Design and Testing of a SiC-based Solid-State Bypass Switch for 1 kV Power Electronics Building Blocks

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Virginia Tech


Over the past two decades, power consumption has increased exponentially worldwide, posing new challenges to power grids to meet the load requirements. With this growing power demand, the need for efficient high-density medium-voltage (MV) power converters has increased to support flexible power distribution grids. The modular multilevel converters (MMC) became the most typical MV power converters in applications from 2010. This topology has many advantages, such as voltage scalability, excellent output performance, and low voltage ratings for switching devices. However, without the excellent reliability of the MMC, applications cannot reap these benefits. The MMC topology comprises several series-connected submodules (typically a half-bridge or a full-bridge inverter). As a result of increased switching devices, the converter becomes vulnerable since a single device fault can disrupt the whole converter operation. Therefore, fault-tolerant strategies to replace faulty SM with a redundant SM are developed using additional bypass switches. Conventionally TRIACs and vacuum switches are employed as bypass switches that operate in the range of 2-10 microseconds. Despite having performance advantages, MMCs are still not fully employed in aerospace and naval industries due to their enormous size. Many Power Electronics Building Blocks (PEBB) are proposed, with size optimization, as submodules for modular converters. The PEBB1000, a 1000 V- PEBB proposed by Dr. Jun Wang, achieved a significant size reduction of 80% with a novel switching cycle control (SCC) scheme. This novel control scheme requires high switching frequency and high di/dt-currents for MMC operation. Due to di/dt-rate limitations, TRIAC-based switch cannot perform bypass operation. Therefore, research work has been conducted on bypass switches for PEBB1000 using wide-bandgap SiC devices. This thesis presents the design of a SiC MOSFET-based bypass switch for PEBB1000 in MMC application. A detailed fault case analysis is presented to show the feasibility of the bypass operation for 90% PEBB-level faults. Significant variations in PEBB1000 bypass requirements are observed through SCC-based MMC simulations. Accordingly, a 1700 V, 100 A bypass switch has been designed using the anti-series topology of MOSFETs. Various specifications, such as 142 nanoseconds operation time, 500 nanoseconds bypass commutation time, and 277A transient current conduction capability, are validated through practical tests. Results prove that SiC-MOSFETs work better than TRIACs in high di/dt-current conduction and operation times. For future work, false-triggering endurance has to be analyzed for 1000 V switching voltage.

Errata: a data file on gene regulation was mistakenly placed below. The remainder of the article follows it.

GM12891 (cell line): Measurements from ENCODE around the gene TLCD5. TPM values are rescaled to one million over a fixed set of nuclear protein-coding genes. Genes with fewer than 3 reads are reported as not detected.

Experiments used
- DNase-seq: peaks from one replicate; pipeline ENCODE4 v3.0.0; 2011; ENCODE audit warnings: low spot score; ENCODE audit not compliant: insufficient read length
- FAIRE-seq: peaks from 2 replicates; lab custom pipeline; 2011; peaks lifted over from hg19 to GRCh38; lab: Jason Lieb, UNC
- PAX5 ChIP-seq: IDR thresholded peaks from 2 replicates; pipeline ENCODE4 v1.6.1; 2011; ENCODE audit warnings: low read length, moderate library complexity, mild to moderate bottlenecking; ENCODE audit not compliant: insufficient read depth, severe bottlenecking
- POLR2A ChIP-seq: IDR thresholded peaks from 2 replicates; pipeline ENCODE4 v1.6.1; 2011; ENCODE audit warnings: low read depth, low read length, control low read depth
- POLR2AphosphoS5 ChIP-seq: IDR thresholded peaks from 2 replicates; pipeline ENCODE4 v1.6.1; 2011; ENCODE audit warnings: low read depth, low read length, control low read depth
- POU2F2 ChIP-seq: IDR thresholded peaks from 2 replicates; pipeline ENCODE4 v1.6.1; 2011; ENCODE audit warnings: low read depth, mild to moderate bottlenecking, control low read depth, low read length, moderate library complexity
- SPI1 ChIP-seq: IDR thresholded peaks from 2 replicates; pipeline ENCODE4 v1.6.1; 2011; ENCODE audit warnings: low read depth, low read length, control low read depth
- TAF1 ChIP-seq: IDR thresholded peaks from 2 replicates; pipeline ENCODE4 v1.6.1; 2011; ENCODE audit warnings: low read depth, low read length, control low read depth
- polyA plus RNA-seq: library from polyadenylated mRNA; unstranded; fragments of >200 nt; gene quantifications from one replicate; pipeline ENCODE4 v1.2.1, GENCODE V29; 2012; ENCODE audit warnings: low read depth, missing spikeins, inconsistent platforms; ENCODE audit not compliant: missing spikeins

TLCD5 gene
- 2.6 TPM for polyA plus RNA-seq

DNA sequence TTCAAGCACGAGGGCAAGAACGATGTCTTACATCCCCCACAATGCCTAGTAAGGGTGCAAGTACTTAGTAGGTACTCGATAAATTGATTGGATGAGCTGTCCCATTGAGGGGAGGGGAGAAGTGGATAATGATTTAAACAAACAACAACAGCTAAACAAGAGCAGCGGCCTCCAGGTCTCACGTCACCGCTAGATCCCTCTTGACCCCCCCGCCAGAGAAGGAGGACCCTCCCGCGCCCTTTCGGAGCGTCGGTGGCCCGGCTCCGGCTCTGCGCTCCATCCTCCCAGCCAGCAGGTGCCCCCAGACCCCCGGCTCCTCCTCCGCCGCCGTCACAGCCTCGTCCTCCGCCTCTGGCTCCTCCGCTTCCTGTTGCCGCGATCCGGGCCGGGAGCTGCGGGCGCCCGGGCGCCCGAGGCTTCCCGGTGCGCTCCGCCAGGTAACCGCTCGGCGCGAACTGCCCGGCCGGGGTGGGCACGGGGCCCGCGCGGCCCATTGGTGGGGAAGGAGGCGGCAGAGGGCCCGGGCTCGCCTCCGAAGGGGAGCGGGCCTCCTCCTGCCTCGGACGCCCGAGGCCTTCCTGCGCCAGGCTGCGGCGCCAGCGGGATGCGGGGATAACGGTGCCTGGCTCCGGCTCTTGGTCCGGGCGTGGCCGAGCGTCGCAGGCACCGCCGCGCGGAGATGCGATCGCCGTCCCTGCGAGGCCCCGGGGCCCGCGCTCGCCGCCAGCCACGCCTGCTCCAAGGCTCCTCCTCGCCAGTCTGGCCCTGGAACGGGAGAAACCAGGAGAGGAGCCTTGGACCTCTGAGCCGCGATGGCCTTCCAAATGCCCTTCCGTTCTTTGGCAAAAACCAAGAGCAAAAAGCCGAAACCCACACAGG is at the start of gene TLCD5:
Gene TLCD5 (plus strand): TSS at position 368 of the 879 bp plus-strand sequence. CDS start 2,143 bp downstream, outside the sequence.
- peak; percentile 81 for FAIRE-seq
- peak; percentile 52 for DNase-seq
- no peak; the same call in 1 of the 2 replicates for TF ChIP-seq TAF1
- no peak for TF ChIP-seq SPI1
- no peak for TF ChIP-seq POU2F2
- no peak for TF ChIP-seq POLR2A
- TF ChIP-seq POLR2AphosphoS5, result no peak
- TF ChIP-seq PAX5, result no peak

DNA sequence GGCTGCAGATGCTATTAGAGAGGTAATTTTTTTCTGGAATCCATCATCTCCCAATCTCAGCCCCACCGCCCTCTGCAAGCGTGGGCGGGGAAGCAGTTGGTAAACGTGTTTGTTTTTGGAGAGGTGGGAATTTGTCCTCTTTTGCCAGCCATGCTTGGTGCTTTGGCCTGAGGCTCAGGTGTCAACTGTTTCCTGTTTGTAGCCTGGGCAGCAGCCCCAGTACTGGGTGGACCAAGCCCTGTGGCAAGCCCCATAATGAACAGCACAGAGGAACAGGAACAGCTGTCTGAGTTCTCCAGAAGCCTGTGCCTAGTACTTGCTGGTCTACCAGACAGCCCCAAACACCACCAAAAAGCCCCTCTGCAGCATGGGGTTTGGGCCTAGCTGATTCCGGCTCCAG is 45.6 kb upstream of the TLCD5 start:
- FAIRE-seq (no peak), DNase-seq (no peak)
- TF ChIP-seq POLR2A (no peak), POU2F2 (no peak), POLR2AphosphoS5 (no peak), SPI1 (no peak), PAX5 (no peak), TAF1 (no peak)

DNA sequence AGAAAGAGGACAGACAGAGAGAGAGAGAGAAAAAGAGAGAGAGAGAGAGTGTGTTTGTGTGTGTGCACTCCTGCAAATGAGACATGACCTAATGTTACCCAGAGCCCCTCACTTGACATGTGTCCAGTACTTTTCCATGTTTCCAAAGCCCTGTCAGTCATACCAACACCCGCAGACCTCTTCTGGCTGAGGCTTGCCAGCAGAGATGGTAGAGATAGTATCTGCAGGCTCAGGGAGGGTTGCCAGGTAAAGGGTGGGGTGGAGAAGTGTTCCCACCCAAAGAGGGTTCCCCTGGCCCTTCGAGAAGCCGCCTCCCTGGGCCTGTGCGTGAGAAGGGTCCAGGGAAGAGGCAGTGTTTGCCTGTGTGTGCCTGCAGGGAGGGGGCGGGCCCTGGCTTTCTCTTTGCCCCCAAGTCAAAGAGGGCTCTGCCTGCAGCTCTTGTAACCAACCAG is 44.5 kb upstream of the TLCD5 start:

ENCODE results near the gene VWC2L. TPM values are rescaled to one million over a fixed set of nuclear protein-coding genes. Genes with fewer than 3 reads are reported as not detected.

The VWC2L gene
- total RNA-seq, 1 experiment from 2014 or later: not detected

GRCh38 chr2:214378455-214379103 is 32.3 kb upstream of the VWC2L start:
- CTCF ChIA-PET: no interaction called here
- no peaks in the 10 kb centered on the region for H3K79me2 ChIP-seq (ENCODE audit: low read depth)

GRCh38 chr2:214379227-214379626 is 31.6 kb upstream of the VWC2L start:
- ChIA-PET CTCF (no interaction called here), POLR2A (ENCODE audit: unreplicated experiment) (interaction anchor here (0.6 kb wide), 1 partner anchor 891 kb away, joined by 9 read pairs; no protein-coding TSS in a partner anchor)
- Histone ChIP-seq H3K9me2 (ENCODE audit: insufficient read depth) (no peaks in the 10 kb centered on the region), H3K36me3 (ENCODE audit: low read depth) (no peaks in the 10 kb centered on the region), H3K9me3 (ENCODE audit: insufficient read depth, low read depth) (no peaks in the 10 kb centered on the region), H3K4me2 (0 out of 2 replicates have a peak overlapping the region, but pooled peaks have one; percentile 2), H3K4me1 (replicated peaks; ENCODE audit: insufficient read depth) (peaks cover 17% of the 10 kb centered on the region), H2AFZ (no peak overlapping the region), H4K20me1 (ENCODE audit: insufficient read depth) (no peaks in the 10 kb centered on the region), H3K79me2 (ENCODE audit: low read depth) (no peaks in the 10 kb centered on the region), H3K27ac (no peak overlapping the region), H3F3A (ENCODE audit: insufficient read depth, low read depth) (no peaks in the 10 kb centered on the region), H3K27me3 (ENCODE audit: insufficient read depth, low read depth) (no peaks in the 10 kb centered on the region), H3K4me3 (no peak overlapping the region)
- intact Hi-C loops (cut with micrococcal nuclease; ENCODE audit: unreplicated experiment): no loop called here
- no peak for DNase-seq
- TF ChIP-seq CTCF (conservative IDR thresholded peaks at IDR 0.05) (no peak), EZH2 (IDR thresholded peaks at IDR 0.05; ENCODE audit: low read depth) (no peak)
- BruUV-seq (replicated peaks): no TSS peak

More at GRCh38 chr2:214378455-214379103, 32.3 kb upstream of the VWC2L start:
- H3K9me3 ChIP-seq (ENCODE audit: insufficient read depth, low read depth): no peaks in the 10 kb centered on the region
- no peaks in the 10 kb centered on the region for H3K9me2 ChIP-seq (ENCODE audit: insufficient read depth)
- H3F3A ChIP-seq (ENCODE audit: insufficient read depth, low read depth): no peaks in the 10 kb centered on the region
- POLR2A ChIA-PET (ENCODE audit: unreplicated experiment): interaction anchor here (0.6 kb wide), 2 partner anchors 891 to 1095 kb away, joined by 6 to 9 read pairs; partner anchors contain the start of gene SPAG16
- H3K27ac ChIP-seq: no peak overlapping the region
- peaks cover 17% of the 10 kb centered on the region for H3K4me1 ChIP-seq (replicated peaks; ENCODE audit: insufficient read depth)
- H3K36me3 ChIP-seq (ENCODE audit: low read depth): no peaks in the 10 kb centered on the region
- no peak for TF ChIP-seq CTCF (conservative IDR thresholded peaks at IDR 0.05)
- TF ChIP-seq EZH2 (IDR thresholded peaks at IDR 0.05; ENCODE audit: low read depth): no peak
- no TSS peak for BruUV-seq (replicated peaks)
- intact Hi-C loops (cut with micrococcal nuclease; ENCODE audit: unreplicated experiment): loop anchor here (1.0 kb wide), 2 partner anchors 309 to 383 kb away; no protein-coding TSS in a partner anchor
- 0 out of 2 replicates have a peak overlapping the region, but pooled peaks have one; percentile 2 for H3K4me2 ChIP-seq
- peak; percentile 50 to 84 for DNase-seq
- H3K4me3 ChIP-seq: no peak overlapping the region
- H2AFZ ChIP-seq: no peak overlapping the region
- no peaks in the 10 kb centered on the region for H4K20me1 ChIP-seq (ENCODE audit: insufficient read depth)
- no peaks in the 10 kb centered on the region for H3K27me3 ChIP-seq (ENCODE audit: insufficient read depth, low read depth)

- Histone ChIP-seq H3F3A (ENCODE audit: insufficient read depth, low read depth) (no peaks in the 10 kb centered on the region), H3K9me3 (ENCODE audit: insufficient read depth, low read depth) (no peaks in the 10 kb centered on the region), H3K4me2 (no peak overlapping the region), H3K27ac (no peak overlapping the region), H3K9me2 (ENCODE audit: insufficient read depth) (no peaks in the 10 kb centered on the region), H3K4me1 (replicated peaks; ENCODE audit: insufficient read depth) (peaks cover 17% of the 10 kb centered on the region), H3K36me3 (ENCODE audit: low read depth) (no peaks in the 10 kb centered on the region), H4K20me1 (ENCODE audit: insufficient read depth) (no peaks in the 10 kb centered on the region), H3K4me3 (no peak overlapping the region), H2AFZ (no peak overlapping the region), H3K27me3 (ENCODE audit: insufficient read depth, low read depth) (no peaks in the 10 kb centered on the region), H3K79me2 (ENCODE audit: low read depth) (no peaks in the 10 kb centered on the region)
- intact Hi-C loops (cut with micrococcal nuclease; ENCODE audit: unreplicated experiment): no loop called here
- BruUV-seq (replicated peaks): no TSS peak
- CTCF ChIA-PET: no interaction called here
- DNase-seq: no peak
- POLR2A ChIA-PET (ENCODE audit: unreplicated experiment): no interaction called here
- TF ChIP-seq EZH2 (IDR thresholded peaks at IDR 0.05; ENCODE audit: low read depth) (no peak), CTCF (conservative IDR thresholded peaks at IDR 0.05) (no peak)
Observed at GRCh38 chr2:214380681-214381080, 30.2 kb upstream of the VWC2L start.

SiC MOSFET, bypass switch, power electronics building blocks, submodules, protection, modular multilevel converters